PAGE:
From foolish child to wise child

Girl in chair completing homework

Indy completing her homework

 

It’s amazing how one kid’s actions can upset an entire community. And thankfully, it’s amazing how one little event can change that kid’s life.

Indy, a thirteen-year-old girl, lives in Olivero, a small town in the Dominican Republic.  Life was hard for Indy from the very start; her mom and dad separated before she was even born.  Indy’s grandmother, Digna, is raising her while her parents live and work in the capital, Santo Domingo, a half-day’s journey by car from Olivero.

Indy and her grandmother fought terribly about everything. Indy wouldn’t do her chores without giving Digna some lip. She often left of the house without telling Digna where she was going. And she fought with her cousin Ruth who lived nearby, too.  Her reputation was so bad among the neighbors, that they wouldn’t allow her to play with their children.  “I wanted to send her away to Santo Domingo to live with her mother, because she was very troublesome and wouldn’t obey me,” said Digna.

The blackest day in the family came when Indy left the house and still wasn’t back by 8 p.m. Unfortunately, there are myriad bad things that can happen to a young girl after dark in this part of the world. Her grandmother was so distraught that she had a serious panic attack, putting her in the hospital in Santo Domingo.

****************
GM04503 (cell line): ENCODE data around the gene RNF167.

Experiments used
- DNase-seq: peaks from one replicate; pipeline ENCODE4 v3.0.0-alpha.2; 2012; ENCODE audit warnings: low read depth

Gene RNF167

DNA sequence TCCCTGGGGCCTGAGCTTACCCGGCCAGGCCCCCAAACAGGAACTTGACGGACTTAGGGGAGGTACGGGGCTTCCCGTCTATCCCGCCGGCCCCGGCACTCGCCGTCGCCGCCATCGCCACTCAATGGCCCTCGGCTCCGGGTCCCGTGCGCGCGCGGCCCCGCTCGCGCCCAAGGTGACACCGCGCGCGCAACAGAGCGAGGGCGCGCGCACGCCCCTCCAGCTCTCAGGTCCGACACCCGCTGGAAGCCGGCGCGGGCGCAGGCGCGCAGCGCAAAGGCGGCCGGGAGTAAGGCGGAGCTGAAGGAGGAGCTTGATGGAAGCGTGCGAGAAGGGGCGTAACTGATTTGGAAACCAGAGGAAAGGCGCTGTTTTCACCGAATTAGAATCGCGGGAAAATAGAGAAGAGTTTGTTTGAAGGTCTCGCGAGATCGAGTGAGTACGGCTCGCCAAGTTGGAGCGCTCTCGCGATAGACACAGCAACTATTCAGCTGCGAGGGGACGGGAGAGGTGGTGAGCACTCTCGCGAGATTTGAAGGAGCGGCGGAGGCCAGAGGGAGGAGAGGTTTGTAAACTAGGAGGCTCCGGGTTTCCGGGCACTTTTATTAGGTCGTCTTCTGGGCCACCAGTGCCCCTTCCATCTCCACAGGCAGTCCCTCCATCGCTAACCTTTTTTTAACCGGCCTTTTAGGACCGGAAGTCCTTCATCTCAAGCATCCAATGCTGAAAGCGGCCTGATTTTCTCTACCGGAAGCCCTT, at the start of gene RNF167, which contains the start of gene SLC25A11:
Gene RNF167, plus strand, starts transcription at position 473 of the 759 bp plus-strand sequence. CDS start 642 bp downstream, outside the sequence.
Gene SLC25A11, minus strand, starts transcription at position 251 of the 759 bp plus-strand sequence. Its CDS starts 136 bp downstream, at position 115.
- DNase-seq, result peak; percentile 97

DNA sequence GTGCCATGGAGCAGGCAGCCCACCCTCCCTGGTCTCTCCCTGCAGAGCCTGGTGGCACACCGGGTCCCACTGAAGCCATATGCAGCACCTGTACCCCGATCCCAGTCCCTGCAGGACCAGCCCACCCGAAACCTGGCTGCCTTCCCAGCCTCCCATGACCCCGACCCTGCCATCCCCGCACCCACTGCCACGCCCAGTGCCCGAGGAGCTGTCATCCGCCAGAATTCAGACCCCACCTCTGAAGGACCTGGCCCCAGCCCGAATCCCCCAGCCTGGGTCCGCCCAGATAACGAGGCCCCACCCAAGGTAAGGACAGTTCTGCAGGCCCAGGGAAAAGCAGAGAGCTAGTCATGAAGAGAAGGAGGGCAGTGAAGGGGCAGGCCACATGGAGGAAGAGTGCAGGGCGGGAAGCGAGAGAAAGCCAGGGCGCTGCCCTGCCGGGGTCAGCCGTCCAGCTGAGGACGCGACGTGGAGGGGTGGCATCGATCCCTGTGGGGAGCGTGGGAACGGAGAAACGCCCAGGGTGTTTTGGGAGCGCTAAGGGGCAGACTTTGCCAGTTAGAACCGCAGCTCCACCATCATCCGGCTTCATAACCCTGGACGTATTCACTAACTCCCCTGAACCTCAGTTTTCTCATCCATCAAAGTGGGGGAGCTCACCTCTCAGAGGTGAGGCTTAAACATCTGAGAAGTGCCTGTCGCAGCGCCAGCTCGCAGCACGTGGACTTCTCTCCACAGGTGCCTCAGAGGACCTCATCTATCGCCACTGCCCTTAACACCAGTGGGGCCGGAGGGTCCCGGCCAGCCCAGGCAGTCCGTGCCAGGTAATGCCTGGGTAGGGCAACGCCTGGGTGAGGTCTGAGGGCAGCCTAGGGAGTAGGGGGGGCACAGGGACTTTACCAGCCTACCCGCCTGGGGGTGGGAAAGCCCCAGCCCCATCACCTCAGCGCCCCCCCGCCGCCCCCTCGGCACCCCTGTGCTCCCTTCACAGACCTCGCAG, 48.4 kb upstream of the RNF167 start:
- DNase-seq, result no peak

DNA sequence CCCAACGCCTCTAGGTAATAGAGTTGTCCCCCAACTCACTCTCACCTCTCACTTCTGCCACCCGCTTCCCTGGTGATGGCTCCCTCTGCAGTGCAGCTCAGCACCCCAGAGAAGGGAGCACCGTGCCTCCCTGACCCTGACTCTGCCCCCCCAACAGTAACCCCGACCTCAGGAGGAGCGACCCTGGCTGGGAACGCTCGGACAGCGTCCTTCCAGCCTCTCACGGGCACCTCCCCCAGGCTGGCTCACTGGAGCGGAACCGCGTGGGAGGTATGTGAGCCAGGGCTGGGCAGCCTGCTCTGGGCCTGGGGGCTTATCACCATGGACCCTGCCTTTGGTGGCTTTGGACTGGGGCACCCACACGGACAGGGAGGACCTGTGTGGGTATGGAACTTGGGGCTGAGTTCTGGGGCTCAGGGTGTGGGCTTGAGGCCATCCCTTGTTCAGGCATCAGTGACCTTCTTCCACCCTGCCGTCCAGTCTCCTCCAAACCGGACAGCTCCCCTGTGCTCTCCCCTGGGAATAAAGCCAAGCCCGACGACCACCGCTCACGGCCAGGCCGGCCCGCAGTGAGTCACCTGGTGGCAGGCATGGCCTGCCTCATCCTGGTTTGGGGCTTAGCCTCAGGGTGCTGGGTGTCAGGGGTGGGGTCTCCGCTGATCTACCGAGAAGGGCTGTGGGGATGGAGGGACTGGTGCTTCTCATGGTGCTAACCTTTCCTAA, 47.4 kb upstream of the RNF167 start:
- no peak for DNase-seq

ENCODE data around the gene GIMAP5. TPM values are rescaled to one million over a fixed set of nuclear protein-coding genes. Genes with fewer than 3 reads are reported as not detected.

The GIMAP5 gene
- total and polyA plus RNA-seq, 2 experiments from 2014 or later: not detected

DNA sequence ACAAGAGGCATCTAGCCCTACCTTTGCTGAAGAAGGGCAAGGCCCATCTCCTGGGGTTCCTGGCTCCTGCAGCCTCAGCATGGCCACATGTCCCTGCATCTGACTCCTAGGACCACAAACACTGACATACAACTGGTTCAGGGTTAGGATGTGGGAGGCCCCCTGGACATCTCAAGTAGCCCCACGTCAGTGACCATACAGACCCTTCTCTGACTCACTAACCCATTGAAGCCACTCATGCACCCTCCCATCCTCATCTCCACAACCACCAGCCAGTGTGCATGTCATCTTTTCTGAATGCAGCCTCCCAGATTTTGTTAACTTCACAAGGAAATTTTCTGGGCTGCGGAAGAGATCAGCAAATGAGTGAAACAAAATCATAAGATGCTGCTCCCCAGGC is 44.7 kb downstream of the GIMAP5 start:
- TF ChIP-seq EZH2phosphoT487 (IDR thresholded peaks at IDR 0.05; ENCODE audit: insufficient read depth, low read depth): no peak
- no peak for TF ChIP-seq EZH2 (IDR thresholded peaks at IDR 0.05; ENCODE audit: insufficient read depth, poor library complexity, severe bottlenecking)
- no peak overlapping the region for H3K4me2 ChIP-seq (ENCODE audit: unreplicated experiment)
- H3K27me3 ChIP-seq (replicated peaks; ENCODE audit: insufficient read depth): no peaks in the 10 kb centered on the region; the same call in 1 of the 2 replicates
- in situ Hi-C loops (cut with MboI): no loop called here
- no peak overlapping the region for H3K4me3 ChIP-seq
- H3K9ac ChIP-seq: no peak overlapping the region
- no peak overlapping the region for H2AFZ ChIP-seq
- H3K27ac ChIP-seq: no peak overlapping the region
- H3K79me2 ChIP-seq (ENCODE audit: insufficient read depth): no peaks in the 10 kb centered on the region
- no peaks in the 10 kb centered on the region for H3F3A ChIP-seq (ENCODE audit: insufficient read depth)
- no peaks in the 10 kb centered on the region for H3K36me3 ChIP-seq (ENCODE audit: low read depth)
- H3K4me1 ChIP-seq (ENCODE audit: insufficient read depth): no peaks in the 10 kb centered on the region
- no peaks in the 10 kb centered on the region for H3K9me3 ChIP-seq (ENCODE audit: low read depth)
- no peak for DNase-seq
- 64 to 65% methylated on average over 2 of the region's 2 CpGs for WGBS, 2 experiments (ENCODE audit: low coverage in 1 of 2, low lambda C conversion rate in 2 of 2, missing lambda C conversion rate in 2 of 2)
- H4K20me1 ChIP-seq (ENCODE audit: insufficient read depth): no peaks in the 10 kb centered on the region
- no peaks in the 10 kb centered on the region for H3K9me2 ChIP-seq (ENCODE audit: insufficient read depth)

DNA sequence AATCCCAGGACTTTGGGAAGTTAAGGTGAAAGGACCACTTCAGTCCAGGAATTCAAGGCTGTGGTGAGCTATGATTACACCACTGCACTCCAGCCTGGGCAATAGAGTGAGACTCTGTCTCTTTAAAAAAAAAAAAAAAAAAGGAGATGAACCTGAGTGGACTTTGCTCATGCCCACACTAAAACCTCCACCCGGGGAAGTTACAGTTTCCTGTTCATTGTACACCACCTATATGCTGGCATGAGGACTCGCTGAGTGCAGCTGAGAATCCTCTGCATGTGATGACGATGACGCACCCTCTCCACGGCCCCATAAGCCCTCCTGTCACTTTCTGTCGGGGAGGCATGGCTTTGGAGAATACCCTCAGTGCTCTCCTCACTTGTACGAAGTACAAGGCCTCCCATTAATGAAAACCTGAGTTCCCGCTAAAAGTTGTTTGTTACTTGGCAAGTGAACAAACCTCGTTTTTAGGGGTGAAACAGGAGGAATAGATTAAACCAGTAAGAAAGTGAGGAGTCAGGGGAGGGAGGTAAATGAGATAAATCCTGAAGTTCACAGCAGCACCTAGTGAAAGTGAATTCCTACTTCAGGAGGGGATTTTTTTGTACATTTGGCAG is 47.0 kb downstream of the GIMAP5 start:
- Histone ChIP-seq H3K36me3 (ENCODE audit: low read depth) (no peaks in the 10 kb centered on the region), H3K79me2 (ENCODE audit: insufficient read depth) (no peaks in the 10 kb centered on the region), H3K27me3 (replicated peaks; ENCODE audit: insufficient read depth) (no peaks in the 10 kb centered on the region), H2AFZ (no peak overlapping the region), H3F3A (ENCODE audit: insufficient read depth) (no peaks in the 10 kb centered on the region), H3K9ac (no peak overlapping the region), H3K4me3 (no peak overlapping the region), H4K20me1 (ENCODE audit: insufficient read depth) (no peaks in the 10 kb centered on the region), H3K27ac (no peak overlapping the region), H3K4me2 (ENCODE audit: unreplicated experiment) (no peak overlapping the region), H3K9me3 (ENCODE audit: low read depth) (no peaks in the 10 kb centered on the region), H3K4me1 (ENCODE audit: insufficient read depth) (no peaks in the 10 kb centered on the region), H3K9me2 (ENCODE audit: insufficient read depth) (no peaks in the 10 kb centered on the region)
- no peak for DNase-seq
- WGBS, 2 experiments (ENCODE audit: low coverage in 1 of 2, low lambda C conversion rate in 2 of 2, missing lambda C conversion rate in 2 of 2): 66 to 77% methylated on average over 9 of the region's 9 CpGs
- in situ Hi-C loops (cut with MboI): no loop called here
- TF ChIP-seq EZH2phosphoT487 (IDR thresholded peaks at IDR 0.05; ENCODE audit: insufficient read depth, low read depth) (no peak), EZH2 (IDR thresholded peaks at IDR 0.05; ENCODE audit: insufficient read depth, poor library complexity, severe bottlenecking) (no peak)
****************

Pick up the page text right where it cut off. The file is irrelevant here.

Then in February 2012, Food for the Hungry (FH) brought the AMO program to Olivero.  AMO stands for “Apacienta Mis Ovejas” in Spanish, or “Feed My Lambs” in English.  This after-school program ministers to children ages 6 to 18, teaching them biblical values and principles.  Indy’s grandmother and other parents in the community signed agreements that their children would attend the program regularly.

In AMO, Indy heard about the characteristics of a wise child and a foolish child. Suddenly, the lights went on in her head. She realized she was the foolish child who was hurting a lot of other people, as well as herself.

Today, Indy is an honor student who dreams of managing a business or becoming an architect.  She attends church regularly and according to the FH staff member working with her,  she “serves the Lord with a firm decision, motivates her classmates to know Jesus and gives testimony about what has happened in her life.”

Her relationship with her grandmother has improved so much that Digna no longer has fear or anxiety over how Indy might hurt herself or others.  “I’m so glad because of the change God brought to my granddaughter’s life with the AMO program. I’m not afraid anymore,” said Digna.

Even the neighbors have noticed the change. Alfonso, a community leader who once forbid his granddaughters to hang out with Indy, commented, “I’m happy for her to be in my house, because instead of talking about negative stuff, she talks about God, and what’s she’s learned in the program [AMO].”

Said Indy, “I thank God firstly, and FH as well, for bringing this program to my community. When I grow older, I would like to help organizations that help others.”

In the meantime, Indy says her favorite days are Mondays and Fridays – because those are the days she goes to AMO.

 

About Beth Allen

I'm a self-professed sustainable development geek who would have a very hard time picking a favorite country. That means, I love every tribe and nation and take great joy in seeing how God is working in the world. I've been with FH for nearly two decades, and started out by serving with them in the Bolivian Andes. I can't live without Jesus and coffee, but the coffee is mostly decaf so the power is from Jesus.

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